While getting in touch with the wild can be a cathartic experience, especially if you live in the city, you’ll find that security is not assured every time you venture out. The wilderness is so-named because that’s what it is: wild. Even though some creatures will be docile, others will act as aggressors.
Out of all of the animals that you can come across in the wild, snakes tend to be some of the most dangerous due to their small size coupled with their immense lethality. If you are reasonably alert, you should be able to spot a bear quite a long way out, but a snake can be right next to you, undetected.
But their stealth isn't even the primary reason why snakes are so deadly; it is their venom. Snake venom can cause a host of injuries, from local irritation, to paralysis and even death. Today, we'll be looking at some of the best advice for snake bite survival, and we'll also cover what not to do.
What To Do
After you’ve been bitten by a snake, you have a limited amount of time to receive care before the situation worsens. During this time period, follow these techniques to increase the chance of survival once you’ve been bitten:
The most critical thing that you can do when you are bitten by a snake is to remain calm, which can be a challenge, but it will help you in the long run. Panic will only end up making things worse if you are not calm, as it will be difficult to interact with emergency responders, but there is also a more serious reason.
When you are bitten by a snake, the venom needs to enter your bloodstream to have any effect, and as it travels around your body, it will begin to do damage. Panicking will increase your heart rate, which will make the venom move around your body much faster than it will otherwise.
Call for Emergency Care and Describe the Snake
Of course, at the same time as you are trying to keep yourself calm, you will want to call emergency services. If you are in an area with cell service, you can use your cell phone to call 911 and arrange a rescue. If necessary, provide the responder with your GPS coordinates for a faster pickup.
If you don’t have a cell phone, use a satellite phone to contact first responders who can help you out. Should you find yourself in the unfortunate position where you have no means of contact, you should try and get yourself back to other people as soon as possible while exerting yourself to a minimum.
You will find that this stage of snake bite survival is one of the most critical ones, as every second that you waste waiting for rescue is another one that the venom can spread. When in contact with emergency services, you will also want to describe the snake to the best of your abilities.
If possible, take a picture of the snake, but don’t exert yourself to do so, as that will spread the venom further. Being able to describe or show what the snake looked like is integral because it will allow the doctors to choose the right antivenom for the job, though there are some that work for many snakes.
Consider what markings the snake had, its colors, the size of its head relative to its body, whether it had any distinguishing physical characteristics like a hood, and much more. Identifying the right snake may be a challenge, but even some hints as to what it looked like will be better than nothing.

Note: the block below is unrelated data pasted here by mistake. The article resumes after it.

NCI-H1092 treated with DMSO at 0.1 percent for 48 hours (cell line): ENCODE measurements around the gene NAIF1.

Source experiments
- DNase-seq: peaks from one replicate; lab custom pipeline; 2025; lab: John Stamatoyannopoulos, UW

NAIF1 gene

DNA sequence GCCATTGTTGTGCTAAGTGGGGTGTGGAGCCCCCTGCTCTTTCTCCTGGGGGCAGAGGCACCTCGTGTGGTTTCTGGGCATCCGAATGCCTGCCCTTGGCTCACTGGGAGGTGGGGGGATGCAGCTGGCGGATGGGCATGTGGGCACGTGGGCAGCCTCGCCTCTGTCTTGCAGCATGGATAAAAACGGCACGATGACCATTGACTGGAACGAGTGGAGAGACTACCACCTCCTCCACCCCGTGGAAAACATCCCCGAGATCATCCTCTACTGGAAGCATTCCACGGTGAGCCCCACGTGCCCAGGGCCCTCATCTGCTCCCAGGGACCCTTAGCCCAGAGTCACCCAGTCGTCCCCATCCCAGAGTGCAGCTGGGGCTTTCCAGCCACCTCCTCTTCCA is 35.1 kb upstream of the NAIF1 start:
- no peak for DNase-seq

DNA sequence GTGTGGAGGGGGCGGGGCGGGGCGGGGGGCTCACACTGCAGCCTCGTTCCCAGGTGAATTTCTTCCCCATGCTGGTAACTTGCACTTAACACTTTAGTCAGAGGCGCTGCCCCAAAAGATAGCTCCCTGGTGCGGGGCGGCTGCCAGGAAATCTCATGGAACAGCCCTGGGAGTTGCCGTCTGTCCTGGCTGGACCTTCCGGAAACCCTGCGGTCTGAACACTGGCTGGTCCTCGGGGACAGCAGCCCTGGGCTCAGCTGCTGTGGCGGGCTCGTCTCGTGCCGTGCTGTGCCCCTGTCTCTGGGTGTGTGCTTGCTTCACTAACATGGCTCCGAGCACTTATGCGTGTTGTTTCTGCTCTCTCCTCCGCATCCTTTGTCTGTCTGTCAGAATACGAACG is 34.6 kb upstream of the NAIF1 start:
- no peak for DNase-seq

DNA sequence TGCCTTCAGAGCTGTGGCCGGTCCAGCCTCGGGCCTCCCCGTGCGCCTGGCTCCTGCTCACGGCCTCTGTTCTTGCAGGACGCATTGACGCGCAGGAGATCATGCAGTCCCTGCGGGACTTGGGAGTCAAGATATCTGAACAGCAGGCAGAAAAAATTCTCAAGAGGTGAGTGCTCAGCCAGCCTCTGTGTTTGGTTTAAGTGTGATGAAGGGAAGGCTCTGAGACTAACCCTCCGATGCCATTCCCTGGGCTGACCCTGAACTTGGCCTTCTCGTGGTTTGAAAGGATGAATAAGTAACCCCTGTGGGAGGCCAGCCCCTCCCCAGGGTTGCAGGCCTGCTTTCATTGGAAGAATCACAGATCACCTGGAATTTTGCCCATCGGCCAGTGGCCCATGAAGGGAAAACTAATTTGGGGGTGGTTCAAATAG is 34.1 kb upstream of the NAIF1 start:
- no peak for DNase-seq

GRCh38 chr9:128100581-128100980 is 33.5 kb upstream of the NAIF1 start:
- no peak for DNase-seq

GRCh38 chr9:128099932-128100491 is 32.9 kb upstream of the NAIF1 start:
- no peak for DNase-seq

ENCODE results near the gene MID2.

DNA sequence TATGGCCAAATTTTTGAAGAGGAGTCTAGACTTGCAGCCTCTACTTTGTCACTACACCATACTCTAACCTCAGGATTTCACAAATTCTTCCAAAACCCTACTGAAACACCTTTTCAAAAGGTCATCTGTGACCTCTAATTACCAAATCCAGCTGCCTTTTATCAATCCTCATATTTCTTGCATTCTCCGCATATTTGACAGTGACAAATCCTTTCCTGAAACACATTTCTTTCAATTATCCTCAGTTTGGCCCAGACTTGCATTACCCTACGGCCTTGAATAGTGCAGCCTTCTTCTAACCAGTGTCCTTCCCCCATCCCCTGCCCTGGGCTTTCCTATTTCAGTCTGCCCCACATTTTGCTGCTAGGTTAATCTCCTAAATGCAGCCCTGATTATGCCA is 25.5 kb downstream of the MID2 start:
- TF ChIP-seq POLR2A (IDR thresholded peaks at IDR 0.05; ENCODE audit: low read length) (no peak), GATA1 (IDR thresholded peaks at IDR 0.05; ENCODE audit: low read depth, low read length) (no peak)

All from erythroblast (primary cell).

Once you’ve called emergency services, you’ll have to wait, but there are a few things that you can do to improve your chances of survival. Don’t try to stop the snake bite from bleeding unless it’s spurting blood like an arterial wound, the anticoagulants in the venom will make it pointless.
If you have any bandages available, place them over the wound, but don’t try to wash it as there may be remnants of venom that can be identified to find the right antidote. Bites on arms and legs should be managed by minimizing the movement of the affected limb, reducing blood flow.
You'll also want to keep an eye out for any signs of venom affecting you, including dizziness, vomiting, digestive problems, swelling and redness around the wound, and much more. A venomous bite is the kind that can end up resulting in more than just an infection but don't panic when it sets in.
What Not to Do
Avoid the following “strategies” when you’re bitten by a snake. Doing them will only make matters worse and potentially increase the risk of infection. Here are a few things that you should steer clear from after being bitten:
Don't Suck the Venom Out
Sucking the venom out of your wound is never a good idea, as bacteria from your mouth can enter it and cause an infection. Even if you don’t end up swallowing the venom, it can still end up absorbed through your mouth, so you won’t have changed much.
There are also many more things that you can do with your time rather than trying to suck the venom out, like tying off a limb to reduce (but not stop) circulation to it. If you have a pump suction device in a snake bite treatment kit, however, it may help with your wound.
Don't Reduce Circulation the Wrong Way
While reducing circulation is often the right move, there are a few situations where it can make things worse. First off, a tourniquet would cut off all blood flow to a limb, and it may result in permanent damage from lack of blood flow, so you'll want to avoid them.
Ice packs and other cold items should also be avoided when you are bitten by a snake. While your blood vessels constricting will reduce blood flow, it will also spread the venom around the surrounding tissues, resulting in much more acute damage to the area where it stops.
Now that you’ve read through our guide, you know everything that you should do (and what you shouldn’t) when you get bitten by a snake. If you’re worried about snake bites, then maybe a good pair of snake boots is the right choice. Either way, we hope that you enjoyed the article.